It is my great pleasure to submit a comment to the Federal Communications Commission (FCC) on the proposed pilot program to support connected care for low-income Americans and veterans. I am an associate clinical professor at the UCR School of Medicine and an obstetrician gynecologist who has practiced in Riverside for the past 15 years. I am working with the Mercatus Center as a research scholar. Mercatus is a university-affiliated policy research center dedicated to advancing knowledge important to current policy debates. In pursuit of its mission, Mercatus scholars conduct independent, nonpartisan analyses of agencies’ rules and proposals.
The region in which I serve as a physician is what the Brookings Institution calls the “Third California,” extending from the outer suburbs of Los Angeles to the Northern California foothills. The population tends to be substantially less well educated than that of the coastal regions and has significant health problems linked to challenging socioeconomic and environmental conditions. This part of California has the worst shortage of physicians in the state, with about 40 primary care doctors and 70 specialists per 100,000 residents, approximately one-half the recommended primary care ratio. Within that challenging environment, I have seen the cost of poor access to healthcare, with primary care doctors’ schedules completely booked out for several weeks. Rural health disparities are significant, with a substantial part of Eastern Riverside being remote with wilderness conditions. Medically fragile residents reside in isolated areas such as Idyllwild, Anza, and the Cahuilla reservation where emergency medical service response times can be more than 60 minutes and roads are unreliable.
Mercatus Center research by Robert Graboyes and other Mercatus scholars positively focuses on the importance of innovation in healthcare provision through foundational work, such as the “Fortress and Frontier in American Healthcare” report and the Healthcare Openness and Access Project. The FCC’s support of technological innovation in healthcare supply through its pilot program that supports patients’ direct connection to healthcare providers through telehealth services is an excellent step forward in aiding underserved populations in rural and urban America. The impact of distance and isolation on health is immense. In some rural areas, long travel times and poor road conditions make driving to see a doctor prohibitive. In the Rural Healthy People National Survey, access to quality health services was the number-one concern for rural stakeholders. The rural population tends to be poorer and less educated, and shortages of healthcare providers are significant. Therefore, innovative healthcare strategies such as telemedicine will be critical in overcoming the tyranny of distance and isolation in caring for this population.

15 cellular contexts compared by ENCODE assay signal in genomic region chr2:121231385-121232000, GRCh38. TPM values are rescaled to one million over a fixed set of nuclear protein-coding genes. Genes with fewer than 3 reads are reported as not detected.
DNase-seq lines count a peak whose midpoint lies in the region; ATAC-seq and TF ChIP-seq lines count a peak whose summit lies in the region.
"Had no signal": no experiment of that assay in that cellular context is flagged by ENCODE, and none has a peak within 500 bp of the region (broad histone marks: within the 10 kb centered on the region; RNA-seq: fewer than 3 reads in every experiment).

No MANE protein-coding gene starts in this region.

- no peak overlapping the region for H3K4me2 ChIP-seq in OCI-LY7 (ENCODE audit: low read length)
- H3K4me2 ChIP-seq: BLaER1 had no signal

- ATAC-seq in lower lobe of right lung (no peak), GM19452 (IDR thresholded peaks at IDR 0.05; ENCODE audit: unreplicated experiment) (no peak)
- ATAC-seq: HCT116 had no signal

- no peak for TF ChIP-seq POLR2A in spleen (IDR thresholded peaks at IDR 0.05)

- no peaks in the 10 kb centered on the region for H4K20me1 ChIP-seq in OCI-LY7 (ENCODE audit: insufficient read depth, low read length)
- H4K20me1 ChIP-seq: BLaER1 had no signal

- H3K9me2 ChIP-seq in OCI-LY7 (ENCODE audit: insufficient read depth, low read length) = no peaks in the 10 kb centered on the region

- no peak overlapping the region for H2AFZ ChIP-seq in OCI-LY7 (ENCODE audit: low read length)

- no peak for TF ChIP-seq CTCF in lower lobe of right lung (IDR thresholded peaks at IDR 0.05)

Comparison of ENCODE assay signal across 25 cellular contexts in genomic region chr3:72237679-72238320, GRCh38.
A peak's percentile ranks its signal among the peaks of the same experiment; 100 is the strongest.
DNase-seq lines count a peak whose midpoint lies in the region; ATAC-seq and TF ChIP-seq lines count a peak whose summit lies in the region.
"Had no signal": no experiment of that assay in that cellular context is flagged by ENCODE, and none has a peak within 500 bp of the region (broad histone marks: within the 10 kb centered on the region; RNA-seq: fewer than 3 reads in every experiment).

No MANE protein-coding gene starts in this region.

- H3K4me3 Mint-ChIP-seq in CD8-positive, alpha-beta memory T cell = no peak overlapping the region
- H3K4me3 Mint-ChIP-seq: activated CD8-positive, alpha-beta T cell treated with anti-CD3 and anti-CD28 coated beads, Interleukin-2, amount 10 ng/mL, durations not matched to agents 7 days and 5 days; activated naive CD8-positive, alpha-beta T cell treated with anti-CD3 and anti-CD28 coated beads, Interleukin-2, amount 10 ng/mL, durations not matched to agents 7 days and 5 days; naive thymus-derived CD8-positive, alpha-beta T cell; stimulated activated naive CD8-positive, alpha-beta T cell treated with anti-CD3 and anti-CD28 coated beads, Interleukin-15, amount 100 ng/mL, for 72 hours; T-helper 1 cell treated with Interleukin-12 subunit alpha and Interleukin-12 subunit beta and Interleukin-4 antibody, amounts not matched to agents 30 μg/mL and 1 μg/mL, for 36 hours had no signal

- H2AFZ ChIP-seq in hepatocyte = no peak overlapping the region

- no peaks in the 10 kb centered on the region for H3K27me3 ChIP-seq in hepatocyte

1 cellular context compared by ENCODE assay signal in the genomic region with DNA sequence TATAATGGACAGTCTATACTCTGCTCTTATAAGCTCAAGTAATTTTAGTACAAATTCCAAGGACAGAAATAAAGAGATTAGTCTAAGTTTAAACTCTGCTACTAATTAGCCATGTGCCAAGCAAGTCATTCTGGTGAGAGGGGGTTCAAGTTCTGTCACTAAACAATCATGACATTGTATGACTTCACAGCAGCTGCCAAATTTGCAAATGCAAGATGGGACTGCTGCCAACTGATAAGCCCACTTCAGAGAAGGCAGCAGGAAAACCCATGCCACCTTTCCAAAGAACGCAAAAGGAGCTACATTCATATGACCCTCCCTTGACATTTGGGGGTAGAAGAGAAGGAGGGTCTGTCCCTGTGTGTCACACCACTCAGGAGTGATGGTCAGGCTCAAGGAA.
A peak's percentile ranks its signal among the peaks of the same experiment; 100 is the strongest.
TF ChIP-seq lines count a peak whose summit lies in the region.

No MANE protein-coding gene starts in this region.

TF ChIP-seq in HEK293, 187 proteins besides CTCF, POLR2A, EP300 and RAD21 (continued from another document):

There is a general acceptance among patients, providers, and healthcare administrators that digital healthcare technology and telemedicine is a key part of the solution in achieving the Institute for Healthcare Improvement Triple Aim (population health, experience of care, per capita cost) and will lead to value-based healthcare. My own field of women’s health has seen the impact of digital medicine internationally. Short message service (SMS) text messages to patients’ cellphones throughout Africa remind patients about immunizations, nutrition, basic hygiene, and other important healthcare education topics. The World Health Organization has attributed achieving a 50 percent reduction in infant mortality to this technology in some areas of Africa. Within the Congo, Guatemala, Zambia, Kenya, and Pakistan, obstetric ultrasounds of women who have difficult pregnancies are performed, and the images are sent via Samsung smartphones to a central health facility where they are emailed to radiologists for analysis.
Within the United States, the Mayo Clinic published a study on remote prenatal care. In that study, 300 women deemed to have low-risk pregnancies were randomly assigned either to 12 planned office visits with a physician or midwife or to the Mayo Clinic’s “OB Nest” model of care, consisting of eight planned clinic visits with a physician or midwife, six virtual visits with a nurse by phone or email, home monitoring with an automatic blood pressure cuff and a hand-held fetal Doppler monitor, and access to an online prenatal community. Patient satisfaction was significantly higher in “OB Nest” group, and there were no differences in patient outcomes.
However, there are key public policy challenges in making telemedicine a reality in aiding underserved populations in America. Innovation in healthcare provision is often stymied by the precautionary principle, which is an aversion to assuming the risk inherent in trying new approaches. This leads to a shortage of capital going into funding and supporting healthcare information technology and innovation. The regulatory environment can be unpredictable and punitive, crushing startup companies before they have a chance to become successful. State-level regulations provide a significant barrier as well, with restrictive state-based medical licensing and scope-of-practice laws preventing the free flow of labor to regions in the United States with inadequate healthcare resources. State regulations make it difficult for healthcare providers using telemedicine to care for patients outside their state. At the federal level, digital health startups are regulated in a piecemeal fashion by the FDA, the FTC, and the Health Insurance Portability and Accountability Act, all of which makes it hard to develop a successful business strategy without the help of expensive legal aid.
It is my hope that programs such as that proposed by the FCC will provide the seed money that will enable healthcare providers to reach and serve those most in need through supporting innovation and technology in supplying healthcare.